Question from a reader -
You strongly recommend audio books but I have a bit of trouble seeing myself listening to them regularly.
It just seems vastly inefficient compared to books, and even though it has the same content (perhaps even more through intonation), I feel as though I lose a lot of context when I listen to or watch things instead of reading them - perhaps a different part of the brain is being used? I think the exception to this is motivational work such as Brian Tracy (who I dismissed without reason as some sort of get-rich-quick schemer but gave a listen after your recommendation and enjoyed). Actually, I think conversational style books such as Gladwell's tone, or the research-heavy but not-too-deep books might work well as audio so I may have answered my own question.
Anyway, how did you make the jump to more audio books? What great books switched you over? Why are you such an audio book fan (all the extra books is a good argument, but I feel like there's a lost cost of all the books I now won't read and would hate to risk the greatness of a good book, just as one should usually read the novel before watching the movie).
Okay, this is a common question, observation, and mistake I see. You're thinking "audiobook = replacement for book"... but it's not. Audiobooks are a replacement for staring at your shoes while you're waiting to clear customs and immigration at the airport, while you're in line at the grocery store, or while you're going for a walk or otherwise running errands.
It took me a long time to warm up to audio - I had it strongly recommended to me two years before I finally got onboard. Now I'm kicking myself for going those two years without audio. It's been one of the easiest huge-positive-impact gains on my life.
I mean, it's huge. 20-50 extra books a year that fills up useless dead time in your life? Awesome. Nowdays, waiting for someone in front of me who is dragging ass at the post office to hurry and finish isn't quite as bad.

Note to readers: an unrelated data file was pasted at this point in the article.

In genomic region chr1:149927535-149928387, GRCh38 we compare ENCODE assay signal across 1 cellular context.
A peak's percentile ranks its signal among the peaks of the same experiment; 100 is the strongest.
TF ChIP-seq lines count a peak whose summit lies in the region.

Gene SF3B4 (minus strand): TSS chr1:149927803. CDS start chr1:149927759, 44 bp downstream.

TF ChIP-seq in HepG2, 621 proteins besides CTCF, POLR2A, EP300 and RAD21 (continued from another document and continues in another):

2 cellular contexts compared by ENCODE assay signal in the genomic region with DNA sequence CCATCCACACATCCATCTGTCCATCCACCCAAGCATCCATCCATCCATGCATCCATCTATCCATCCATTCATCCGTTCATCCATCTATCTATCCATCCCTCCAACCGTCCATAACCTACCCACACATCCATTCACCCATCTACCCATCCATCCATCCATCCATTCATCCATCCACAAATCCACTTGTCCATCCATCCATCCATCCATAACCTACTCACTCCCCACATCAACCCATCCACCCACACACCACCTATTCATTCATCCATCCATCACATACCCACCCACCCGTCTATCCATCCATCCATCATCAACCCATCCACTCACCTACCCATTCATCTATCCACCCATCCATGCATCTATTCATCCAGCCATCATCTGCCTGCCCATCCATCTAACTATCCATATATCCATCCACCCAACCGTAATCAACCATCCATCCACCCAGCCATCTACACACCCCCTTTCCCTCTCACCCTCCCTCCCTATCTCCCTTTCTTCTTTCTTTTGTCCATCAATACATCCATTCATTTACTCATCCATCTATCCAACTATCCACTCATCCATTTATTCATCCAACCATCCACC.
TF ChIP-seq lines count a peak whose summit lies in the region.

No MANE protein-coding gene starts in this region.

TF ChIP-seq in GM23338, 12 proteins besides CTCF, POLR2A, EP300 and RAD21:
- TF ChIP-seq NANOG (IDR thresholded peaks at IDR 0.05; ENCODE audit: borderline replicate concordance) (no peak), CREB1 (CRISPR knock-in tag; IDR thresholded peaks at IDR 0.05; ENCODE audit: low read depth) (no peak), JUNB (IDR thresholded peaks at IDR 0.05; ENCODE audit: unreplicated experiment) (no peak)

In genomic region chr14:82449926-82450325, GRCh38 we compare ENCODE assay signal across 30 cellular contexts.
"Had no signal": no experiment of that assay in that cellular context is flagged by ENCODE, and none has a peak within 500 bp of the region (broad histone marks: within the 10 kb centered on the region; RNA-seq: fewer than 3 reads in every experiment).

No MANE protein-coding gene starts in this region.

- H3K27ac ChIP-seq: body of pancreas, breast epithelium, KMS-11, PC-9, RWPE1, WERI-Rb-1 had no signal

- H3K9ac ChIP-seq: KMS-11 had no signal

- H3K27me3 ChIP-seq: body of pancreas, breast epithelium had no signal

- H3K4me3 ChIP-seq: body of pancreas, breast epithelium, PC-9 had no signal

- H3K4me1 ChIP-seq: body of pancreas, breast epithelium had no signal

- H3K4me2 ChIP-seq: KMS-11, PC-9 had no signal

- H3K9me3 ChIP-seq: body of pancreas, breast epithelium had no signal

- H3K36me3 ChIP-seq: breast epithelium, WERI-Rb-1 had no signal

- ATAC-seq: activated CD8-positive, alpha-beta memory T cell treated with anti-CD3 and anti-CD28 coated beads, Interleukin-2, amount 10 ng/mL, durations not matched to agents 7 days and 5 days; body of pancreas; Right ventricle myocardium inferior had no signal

But you're right, certain books lend themselves to audio and others don't. The absolutely best use for audiobooks - and where they're superior to paper books - are with books of inconsistent pace and quality.
There's some books with excellent chapters and important points that drag and are quite boring, or excessively technical, or excessively detailed at certain points.
History books can be particularly guilty of this. A lot of historians really love a couple of elements of a place's history, but they feel like they have to cover everything if they do an overview. For instance, "Lost to the West," about the Eastern Roman Empire ("Byzantine Empire") has some extraordinary parts.
But it also drags at times. The great thing about audiobooks is you can kind of zone out when it's dragging, and tune back in when it's picking up. There's lots of the books that I straight up wouldn't be able to get through a pretty rough chapter because I know have more enjoyable things to read. On audio, you just listen through it as it throws too many names and dates and whatever at you with a not-so-good pace, but then it's on to the next chapter. The book keeps moving - you don't have to move your eyes and get comprehension to keep moving forwards like you would with a regular book.
The flipside is true as well - there's a lot of great, nuanced books I wouldn't want on audio. I love the Sherlock Holmes short stories, but I think they'd be much been on paper book than audio. So absolutely, you have to pick books conducive to audio.
But it's an exceptional format for getting more books in. I'd recommend you start with:
*Books where the points are semi-independent of each other, so if you miss a little bit you're okay
*Books you want to read, but the reading comprehension would be too taxing at certain parts to keep going
*Books with inconsitent pace and quality (many science and history books are guilty of this)
And then, you don't replace paper reading. I still read written books a lot, and think they're excellent. But audiobooks aren't a competitor with paper books - they're a competitor for standing in line staring at forwards blankly. Having some knowledge playing in your ears is much better than standing there in a haze.
So yeah, I love audiobooks. Audible is actually the only entertainment service I pay for every month - it's that good. Works internationally, super easy, high quality, and dirt cheap for good audio. But regardless of where you get your audio, go get some - it's a game changer. 50 more books a year! While you're normally be staring at your shoes!